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Tuesday, May 18, 2010

RHEL 6: Part I, the distro's new features for the server admin

Late this spring, Redhat released a beta of the 6th version of their Enteprise Operating System. As I have personally appreciated RHEL 5's stability on my server production environment for many years, I also started realizing that the distro's 2.6.18 kernel (with feature enhancements from latter kernels) started showing its age. It is my personal view that Redhat spent a lot (too much?) time with version 6 and should have already have had it in production. But, first impressions, indicate that it was worth waiting, as the beta seems quite solid and feature rich. Whilst Redhat's release notes are more complete than my text here in terms of listing the features, the new beta comes with a few long awaited 'goodies' for system administrators. I highlight the ones that are most important for a server admin (IMHO):
  • In the filesystems area the production (supported) version of the 4th Extended Filesystem (ext4) and XFS filesystems are notable. A technology preview (means not supported, run at your own risk) of the btrfs filesystem shows the way ahead. The ext4 is a much needed performance and feature oriented revamp of the ext3 filesystem, but the way ahead is really brtfs (and maybe other filesystems such as the recently 2.6.34 kernel included ceph filesystem ). Finally, are you thinking of using Solid State Drive (SSD) devices as storage to speed up system (OS) disk I/O? Well, good news, because 'block disgard' (mark inactive blocks to prevent/reduce 'wear levelling') is now available. 
  • On the storage area (but at different level), the block layer has now introduced utilities to get to limit (aka adapt/optimise) I/O activity according to the storage device settings (I am not sure I would personally call these as 'I/O limitæ tools, I/O aligners or even better 'I/O storage tunners' would do them justice :-) ). The idea is simple but quite important: Imagine certain storage utilities (mkfs, lvm...) becoming aware of the optimum way to place/align data on the storage device, so that they can boost performance.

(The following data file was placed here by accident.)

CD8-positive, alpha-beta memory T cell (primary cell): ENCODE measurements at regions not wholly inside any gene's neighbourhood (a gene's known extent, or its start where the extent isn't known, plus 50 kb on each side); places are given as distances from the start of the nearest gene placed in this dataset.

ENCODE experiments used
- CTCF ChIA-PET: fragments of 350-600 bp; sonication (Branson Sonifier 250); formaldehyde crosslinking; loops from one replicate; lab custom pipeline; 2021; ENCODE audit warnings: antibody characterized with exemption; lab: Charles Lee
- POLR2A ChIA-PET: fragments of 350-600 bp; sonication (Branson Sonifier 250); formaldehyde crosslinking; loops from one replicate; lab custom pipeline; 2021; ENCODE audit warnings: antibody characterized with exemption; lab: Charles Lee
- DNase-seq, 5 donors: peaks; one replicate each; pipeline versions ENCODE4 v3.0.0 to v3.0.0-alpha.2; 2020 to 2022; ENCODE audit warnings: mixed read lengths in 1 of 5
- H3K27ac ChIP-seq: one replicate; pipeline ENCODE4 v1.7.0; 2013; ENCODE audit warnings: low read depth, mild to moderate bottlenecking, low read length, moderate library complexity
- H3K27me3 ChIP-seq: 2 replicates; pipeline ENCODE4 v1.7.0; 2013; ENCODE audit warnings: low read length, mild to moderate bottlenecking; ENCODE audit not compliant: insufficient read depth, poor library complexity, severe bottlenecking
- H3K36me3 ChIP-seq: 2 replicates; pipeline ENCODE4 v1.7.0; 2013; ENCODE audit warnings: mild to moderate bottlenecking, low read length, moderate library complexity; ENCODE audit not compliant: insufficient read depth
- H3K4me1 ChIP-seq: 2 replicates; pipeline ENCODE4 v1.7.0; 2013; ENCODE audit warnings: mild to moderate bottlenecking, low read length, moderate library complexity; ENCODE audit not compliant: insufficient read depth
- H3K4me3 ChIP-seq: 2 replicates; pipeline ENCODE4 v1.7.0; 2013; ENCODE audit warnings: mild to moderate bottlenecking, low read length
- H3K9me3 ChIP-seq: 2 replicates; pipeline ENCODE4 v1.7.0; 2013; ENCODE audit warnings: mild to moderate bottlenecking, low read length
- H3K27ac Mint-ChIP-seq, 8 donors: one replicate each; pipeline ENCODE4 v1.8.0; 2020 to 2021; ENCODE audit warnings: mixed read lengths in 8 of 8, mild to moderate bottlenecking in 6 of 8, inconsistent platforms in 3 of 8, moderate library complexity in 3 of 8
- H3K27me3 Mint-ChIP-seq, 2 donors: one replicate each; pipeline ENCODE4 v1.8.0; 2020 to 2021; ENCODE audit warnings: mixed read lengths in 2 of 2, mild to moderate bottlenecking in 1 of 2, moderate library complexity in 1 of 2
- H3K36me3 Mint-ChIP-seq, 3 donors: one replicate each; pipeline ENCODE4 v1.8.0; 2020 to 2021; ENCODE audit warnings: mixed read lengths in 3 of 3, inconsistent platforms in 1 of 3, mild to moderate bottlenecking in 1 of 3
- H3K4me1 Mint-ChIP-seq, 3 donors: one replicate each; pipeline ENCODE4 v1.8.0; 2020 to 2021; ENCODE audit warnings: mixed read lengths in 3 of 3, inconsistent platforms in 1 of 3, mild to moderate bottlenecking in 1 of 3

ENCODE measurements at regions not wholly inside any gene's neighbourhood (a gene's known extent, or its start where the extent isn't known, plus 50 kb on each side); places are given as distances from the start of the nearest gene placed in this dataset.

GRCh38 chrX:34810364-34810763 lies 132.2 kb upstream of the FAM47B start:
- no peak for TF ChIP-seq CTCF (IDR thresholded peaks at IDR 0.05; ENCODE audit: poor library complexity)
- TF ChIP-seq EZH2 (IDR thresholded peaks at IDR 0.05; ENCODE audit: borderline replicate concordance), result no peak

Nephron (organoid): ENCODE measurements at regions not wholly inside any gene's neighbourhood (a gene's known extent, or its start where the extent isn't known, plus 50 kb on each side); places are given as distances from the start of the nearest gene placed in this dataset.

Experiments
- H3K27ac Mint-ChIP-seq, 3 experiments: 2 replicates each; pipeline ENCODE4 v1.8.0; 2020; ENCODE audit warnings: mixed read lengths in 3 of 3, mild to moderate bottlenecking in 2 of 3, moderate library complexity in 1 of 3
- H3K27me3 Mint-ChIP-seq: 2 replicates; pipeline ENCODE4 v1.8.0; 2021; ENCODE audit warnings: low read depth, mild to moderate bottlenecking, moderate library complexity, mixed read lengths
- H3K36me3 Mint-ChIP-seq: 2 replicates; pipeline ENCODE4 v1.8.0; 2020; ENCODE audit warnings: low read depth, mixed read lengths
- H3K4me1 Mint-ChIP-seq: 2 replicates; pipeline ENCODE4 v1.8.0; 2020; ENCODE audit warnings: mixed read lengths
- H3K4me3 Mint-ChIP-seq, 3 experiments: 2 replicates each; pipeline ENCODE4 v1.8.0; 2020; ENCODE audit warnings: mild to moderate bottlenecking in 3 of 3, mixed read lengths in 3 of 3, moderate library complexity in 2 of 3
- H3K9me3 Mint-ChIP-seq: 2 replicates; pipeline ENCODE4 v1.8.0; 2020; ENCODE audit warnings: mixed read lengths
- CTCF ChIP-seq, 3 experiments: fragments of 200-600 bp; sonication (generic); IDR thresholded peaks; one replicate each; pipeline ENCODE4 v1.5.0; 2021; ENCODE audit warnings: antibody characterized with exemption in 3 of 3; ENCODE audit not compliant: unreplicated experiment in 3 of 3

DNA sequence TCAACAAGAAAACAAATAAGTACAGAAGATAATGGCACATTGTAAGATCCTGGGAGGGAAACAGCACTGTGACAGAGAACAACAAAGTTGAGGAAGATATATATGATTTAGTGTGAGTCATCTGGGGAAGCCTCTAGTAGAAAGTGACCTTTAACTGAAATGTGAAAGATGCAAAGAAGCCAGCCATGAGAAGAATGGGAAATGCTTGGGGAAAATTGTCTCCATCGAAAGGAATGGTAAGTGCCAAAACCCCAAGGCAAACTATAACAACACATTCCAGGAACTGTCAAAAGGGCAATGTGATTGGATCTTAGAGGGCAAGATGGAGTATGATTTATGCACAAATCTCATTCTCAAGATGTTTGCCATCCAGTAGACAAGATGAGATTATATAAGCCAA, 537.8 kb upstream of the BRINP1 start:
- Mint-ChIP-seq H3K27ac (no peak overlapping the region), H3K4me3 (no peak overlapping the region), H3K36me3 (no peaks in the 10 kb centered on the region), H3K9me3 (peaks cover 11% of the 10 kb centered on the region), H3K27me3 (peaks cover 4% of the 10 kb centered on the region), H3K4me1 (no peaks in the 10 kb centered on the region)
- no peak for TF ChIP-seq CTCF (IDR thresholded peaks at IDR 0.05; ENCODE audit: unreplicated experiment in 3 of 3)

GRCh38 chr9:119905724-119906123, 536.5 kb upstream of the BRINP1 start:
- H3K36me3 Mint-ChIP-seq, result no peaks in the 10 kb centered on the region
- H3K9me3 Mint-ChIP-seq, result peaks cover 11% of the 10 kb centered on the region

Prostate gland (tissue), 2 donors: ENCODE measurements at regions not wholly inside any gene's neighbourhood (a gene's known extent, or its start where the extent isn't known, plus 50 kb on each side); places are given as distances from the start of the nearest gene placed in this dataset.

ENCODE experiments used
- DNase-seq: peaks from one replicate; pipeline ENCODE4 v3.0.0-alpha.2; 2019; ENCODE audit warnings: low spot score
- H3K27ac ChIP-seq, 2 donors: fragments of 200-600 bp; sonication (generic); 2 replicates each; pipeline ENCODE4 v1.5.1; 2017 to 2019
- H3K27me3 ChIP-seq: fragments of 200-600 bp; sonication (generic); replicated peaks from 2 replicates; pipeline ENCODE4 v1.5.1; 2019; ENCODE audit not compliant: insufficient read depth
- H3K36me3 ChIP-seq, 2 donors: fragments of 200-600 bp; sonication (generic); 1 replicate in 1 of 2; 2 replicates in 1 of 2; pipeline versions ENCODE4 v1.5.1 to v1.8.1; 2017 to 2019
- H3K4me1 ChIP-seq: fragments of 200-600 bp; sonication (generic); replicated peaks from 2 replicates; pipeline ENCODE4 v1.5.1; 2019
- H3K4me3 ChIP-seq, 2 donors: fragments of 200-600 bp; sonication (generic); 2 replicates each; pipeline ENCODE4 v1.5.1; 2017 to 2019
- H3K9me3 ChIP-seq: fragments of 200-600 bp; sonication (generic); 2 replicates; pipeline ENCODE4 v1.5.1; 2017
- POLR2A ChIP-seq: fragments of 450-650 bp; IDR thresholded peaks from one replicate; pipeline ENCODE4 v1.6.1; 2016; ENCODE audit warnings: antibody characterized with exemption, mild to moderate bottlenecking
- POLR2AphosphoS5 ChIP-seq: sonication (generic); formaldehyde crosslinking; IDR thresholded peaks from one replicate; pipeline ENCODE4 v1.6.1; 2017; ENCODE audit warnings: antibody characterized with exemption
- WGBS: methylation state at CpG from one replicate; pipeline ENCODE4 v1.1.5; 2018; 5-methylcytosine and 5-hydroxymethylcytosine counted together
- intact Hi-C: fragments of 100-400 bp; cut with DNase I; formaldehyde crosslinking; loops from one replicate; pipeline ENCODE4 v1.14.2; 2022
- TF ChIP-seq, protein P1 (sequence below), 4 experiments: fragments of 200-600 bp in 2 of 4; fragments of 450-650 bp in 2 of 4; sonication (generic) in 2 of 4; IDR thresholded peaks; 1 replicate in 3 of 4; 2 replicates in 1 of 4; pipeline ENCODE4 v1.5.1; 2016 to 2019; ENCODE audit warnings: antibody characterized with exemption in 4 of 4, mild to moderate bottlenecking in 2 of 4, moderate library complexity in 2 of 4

• In the virtualization field, Redhat made clear from 5.4 and 5.5 that is moving away from XEN in favour of KVM. It seems that XEN's overall good performance on paravirtualized guests did not come above its implementation complexity and at the end, things went the KVM way. So, those of you who seek support for XEN hosting, you will either have to stick to RHEL 5 (XEN hosting will be supported throught 5's support life) or start planning your XEN-to-KVM migration now (for help to migrate Xen guests to KVM, have a look at this page to make sure you switch your system from Xen to a KVM hypervisor and then to convert your guest keep an eye on the   Fedora project git hosted Xen to KVM converter (virt-v2v). ) To make up for the rather forced migration, Redhat has introduced a lot of performance tunning patches on the KVM hypervisor.
  • Another important inclusion in the RHEL 6 toolkit is the inclusion of the Corosync Cluster Engine. The new engine brings a lot of improvements over the RHEL 5 cluster tools. Amongst the notable ones are a redesigned cluster administration interface and the ability to run clusterized KVM managed guest as managed services.
The next part of this article series will go through a standard installation of RHEL 6 on a virtual KVM platform.

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